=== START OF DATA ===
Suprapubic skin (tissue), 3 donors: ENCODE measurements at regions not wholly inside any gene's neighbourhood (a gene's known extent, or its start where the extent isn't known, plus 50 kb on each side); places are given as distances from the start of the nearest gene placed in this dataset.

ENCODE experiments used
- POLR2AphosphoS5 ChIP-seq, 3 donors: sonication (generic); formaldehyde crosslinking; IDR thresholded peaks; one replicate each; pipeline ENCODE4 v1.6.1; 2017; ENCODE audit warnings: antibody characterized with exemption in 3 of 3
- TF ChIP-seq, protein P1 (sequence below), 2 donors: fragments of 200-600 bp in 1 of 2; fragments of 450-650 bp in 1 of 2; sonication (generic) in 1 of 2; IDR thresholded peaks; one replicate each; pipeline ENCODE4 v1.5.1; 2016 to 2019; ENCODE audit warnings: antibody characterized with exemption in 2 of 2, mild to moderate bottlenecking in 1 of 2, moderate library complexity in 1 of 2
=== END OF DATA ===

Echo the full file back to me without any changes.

Suprapubic skin (tissue), 3 donors: ENCODE measurements at regions not wholly inside any gene's neighbourhood (a gene's known extent, or its start where the extent isn't known, plus 50 kb on each side); places are given as distances from the start of the nearest gene placed in this dataset.

ENCODE experiments used
- POLR2AphosphoS5 ChIP-seq, 3 donors: sonication (generic); formaldehyde crosslinking; IDR thresholded peaks; one replicate each; pipeline ENCODE4 v1.6.1; 2017; ENCODE audit warnings: antibody characterized with exemption in 3 of 3
- TF ChIP-seq, protein P1 (sequence below), 2 donors: fragments of 200-600 bp in 1 of 2; fragments of 450-650 bp in 1 of 2; sonication (generic) in 1 of 2; IDR thresholded peaks; one replicate each; pipeline ENCODE4 v1.5.1; 2016 to 2019; ENCODE audit warnings: antibody characterized with exemption in 2 of 2, mild to moderate bottlenecking in 1 of 2, moderate library complexity in 1 of 2